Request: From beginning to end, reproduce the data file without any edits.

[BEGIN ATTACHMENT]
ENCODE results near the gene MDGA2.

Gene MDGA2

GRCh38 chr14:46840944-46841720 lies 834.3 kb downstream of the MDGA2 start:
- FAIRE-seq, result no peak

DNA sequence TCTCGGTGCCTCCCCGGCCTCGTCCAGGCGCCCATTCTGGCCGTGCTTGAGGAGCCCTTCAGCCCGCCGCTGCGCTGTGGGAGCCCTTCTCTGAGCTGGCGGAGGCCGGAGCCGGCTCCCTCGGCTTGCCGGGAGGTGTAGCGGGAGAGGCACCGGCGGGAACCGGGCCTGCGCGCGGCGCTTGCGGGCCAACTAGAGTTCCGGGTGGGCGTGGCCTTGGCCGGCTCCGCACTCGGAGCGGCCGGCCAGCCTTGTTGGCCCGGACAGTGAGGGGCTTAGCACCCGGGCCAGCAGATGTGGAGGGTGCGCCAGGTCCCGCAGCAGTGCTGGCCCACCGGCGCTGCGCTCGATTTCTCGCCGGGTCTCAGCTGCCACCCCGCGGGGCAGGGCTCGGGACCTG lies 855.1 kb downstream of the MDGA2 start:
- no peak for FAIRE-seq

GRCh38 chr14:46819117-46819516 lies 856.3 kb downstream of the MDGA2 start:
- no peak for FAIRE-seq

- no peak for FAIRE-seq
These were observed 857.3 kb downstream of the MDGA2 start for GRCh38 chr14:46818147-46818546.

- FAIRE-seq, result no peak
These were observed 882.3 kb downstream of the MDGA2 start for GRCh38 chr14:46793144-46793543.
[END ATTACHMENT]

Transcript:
ENCODE results near the gene MDGA2.

Gene MDGA2

GRCh38 chr14:46840944-46841720 lies 834.3 kb downstream of the MDGA2 start:
- FAIRE-seq, result no peak

DNA sequence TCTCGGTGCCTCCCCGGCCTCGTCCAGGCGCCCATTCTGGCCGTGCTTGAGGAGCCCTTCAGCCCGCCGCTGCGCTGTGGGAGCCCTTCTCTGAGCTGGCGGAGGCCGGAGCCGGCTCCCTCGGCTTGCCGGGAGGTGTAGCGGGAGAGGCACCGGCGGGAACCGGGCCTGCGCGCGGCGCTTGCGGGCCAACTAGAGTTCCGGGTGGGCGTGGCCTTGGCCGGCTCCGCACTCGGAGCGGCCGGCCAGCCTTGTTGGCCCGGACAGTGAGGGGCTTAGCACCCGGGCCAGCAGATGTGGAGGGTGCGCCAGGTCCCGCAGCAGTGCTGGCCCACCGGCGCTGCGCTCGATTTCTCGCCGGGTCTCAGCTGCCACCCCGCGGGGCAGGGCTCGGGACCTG lies 855.1 kb downstream of the MDGA2 start:
- no peak for FAIRE-seq

GRCh38 chr14:46819117-46819516 lies 856.3 kb downstream of the MDGA2 start:
- no peak for FAIRE-seq

- no peak for FAIRE-seq
These were observed 857.3 kb downstream of the MDGA2 start for GRCh38 chr14:46818147-46818546.

- FAIRE-seq, result no peak
These were observed 882.3 kb downstream of the MDGA2 start for GRCh38 chr14:46793144-46793543.